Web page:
7. Hey Jeffrey! Thanks for stopping by and leaving a comment. I’m glad that my post rekindled your memories of Dr. Bray. My wife and I had dinner with Mack and Sue Hassler, my dissertation director and his wife, tonight. One of the things that we talked about was the history of the Science Fiction Research Association. Dr. Bray was an important member from the earlier days of the organization. I hope that we can create a written history of the SFRA and its members. I know that attempts have been made (perhaps they are on-going but taking longer than expected). When I get done with my dissertation and find a job, I might try my hand at such a project. I would certainly want to find out more about the development of the organization and the members, including Dr. Bray, who made important contributions towards its on-going development. Writing a history with those stories would be a rewarding way to give something back to the SFRA. Best, Jason

Comments are closed.

Who is Dynamic Subspace?

Dr. Jason W. Ellis shares his interdisciplinary research and pedagogy on DynamicSubspace.net. Its focus includes the exploration of science, technology, and cultural issues through science fiction and neuroscientific approaches. It includes vintage computing, LEGO, and other wonderful things, too.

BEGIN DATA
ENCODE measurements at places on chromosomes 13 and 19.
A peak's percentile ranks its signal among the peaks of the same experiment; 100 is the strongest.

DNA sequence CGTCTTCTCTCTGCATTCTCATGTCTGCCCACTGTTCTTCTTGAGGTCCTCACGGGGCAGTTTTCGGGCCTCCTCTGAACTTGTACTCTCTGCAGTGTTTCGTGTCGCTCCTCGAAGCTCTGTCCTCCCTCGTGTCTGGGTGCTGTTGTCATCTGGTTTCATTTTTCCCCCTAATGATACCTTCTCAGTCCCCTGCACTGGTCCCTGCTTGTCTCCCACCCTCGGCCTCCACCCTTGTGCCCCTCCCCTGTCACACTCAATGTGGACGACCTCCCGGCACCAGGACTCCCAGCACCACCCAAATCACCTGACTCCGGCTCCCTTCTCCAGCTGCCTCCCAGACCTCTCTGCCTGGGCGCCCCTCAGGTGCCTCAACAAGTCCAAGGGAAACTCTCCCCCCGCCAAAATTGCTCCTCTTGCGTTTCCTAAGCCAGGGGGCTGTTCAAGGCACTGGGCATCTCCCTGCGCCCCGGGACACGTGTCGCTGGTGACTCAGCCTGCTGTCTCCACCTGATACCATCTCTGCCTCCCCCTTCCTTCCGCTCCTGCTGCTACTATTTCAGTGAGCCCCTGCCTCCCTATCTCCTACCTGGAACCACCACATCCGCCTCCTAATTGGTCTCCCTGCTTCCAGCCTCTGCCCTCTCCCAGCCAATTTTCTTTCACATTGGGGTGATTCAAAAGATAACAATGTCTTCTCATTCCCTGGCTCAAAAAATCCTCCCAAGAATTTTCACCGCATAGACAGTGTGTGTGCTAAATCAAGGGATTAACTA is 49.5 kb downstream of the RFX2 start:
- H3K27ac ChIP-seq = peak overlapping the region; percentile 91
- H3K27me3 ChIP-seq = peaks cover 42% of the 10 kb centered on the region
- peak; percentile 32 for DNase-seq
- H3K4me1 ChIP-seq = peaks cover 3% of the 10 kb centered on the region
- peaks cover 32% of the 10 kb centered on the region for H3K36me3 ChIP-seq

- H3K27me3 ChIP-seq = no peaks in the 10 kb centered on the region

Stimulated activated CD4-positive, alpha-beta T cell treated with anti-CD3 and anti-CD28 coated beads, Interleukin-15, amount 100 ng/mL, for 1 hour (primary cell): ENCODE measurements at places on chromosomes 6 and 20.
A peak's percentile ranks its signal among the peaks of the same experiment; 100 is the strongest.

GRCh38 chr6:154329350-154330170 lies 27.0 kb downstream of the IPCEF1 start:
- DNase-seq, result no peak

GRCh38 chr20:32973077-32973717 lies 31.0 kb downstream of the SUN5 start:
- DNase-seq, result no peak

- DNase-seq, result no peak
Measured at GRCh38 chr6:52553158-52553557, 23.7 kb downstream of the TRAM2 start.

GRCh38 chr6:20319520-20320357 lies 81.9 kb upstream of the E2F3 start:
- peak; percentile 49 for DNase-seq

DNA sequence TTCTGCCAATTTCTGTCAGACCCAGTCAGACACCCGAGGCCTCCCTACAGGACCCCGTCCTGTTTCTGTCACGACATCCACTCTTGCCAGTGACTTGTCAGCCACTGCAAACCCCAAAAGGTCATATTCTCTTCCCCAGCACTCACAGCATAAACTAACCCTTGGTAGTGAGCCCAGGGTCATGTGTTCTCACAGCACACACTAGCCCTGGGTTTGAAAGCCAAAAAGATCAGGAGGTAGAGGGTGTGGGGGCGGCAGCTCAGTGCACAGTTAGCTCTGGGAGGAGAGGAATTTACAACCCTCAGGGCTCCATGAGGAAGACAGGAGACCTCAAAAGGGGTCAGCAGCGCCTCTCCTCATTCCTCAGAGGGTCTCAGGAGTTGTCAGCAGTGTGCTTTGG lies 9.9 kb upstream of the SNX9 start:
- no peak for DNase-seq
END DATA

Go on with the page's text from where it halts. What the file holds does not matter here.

He is an Assistant Professor of English at the New York City College of Technology, CUNY (City Tech) where he teaches college writing, technical communication, and science fiction.

He holds a Ph.D. in English from Kent State University, M.A. in Science Fiction Studies from the University of Liverpool, and B.S. in Science, Technology, and Culture from Georgia Tech.

He welcomes questions, comments, and inquiries for collaboration via email at jellis at citytech dot cuny dot edu or Twitter @dynamicsubspace.